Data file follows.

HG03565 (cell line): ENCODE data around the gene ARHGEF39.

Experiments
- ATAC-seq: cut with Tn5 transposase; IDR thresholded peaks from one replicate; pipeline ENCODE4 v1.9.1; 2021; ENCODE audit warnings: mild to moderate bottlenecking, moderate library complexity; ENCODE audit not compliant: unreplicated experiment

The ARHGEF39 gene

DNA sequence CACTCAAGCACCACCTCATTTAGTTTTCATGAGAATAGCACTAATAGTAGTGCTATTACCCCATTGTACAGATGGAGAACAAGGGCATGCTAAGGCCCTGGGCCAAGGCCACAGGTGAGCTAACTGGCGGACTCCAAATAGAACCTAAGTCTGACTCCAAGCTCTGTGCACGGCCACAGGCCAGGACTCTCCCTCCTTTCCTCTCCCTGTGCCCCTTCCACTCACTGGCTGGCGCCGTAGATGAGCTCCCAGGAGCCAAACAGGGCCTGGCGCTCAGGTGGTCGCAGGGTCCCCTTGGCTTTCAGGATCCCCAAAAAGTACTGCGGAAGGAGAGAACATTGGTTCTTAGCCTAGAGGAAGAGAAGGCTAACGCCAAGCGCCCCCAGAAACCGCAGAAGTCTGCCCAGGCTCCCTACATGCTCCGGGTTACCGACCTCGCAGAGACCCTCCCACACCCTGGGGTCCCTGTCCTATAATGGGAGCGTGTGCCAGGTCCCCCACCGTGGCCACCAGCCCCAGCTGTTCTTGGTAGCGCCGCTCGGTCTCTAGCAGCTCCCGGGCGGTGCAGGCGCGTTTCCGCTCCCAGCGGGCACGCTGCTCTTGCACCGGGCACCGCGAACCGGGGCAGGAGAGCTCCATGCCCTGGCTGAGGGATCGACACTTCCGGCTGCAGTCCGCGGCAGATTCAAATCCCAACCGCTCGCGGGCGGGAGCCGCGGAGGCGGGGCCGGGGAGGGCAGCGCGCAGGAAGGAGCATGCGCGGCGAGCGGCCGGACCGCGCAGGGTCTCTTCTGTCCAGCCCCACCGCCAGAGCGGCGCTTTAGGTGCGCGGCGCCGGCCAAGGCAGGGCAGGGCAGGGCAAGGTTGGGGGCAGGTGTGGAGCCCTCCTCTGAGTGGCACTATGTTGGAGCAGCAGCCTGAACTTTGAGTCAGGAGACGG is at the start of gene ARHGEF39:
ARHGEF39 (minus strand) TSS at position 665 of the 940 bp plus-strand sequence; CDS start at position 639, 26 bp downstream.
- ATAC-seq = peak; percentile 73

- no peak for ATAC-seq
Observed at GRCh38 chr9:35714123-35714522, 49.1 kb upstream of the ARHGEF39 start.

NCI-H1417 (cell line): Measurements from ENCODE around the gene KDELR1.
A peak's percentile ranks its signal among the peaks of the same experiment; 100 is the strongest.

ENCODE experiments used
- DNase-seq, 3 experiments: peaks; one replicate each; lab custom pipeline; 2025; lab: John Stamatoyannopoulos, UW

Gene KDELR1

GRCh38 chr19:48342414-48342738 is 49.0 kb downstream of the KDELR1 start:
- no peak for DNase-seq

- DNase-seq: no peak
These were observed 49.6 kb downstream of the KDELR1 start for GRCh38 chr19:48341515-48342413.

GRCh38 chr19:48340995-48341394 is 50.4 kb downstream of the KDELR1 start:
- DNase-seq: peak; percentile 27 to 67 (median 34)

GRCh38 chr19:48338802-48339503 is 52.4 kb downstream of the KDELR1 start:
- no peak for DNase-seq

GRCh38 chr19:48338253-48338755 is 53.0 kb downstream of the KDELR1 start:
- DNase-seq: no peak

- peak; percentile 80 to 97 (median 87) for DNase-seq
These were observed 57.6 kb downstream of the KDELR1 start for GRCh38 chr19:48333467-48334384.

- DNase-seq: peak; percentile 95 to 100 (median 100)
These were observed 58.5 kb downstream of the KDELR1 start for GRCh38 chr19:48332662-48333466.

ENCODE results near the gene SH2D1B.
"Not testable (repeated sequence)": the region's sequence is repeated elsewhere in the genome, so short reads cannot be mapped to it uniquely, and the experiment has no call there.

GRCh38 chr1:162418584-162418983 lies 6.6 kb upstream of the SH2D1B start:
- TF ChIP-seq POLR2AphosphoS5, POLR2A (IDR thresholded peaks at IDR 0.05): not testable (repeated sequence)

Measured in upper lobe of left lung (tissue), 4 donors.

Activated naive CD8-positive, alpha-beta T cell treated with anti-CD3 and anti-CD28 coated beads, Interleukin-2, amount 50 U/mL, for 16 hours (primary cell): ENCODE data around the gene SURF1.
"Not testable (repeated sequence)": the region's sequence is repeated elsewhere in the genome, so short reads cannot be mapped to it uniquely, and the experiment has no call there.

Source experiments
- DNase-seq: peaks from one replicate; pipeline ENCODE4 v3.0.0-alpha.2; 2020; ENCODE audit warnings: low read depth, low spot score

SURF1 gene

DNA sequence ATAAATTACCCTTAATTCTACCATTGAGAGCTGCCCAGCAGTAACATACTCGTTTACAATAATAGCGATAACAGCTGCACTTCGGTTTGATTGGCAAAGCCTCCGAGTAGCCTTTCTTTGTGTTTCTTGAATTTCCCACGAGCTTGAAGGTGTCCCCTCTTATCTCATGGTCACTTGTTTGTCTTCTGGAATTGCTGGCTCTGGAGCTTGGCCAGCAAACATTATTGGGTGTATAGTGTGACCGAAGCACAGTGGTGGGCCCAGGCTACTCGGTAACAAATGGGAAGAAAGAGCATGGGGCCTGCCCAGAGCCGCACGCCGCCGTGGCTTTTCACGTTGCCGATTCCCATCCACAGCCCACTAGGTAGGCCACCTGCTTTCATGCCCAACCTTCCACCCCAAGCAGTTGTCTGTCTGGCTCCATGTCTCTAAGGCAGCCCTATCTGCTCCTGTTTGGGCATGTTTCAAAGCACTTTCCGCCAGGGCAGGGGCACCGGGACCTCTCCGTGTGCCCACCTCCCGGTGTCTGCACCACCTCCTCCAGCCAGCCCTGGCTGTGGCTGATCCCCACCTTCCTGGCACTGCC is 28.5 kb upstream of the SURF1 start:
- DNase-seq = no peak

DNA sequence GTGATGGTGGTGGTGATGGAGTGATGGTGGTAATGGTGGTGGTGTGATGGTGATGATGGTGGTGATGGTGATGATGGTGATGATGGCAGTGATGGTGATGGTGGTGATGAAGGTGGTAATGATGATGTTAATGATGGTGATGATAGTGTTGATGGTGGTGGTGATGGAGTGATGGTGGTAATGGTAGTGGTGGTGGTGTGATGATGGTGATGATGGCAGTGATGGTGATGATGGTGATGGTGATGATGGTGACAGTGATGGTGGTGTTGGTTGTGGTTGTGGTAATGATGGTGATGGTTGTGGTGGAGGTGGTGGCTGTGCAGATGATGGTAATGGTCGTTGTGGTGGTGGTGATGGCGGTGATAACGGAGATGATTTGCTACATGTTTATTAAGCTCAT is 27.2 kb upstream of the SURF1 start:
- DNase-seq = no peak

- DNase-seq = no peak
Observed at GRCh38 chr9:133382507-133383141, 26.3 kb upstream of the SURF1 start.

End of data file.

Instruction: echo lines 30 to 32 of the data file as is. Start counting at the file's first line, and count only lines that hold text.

"Not testable (repeated sequence)": the region's sequence is repeated elsewhere in the genome, so short reads cannot be mapped to it uniquely, and the experiment has no call there.

GRCh38 chr1:162418584-162418983 lies 6.6 kb upstream of the SH2D1B start:
- TF ChIP-seq POLR2AphosphoS5, POLR2A (IDR thresholded peaks at IDR 0.05): not testable (repeated sequence)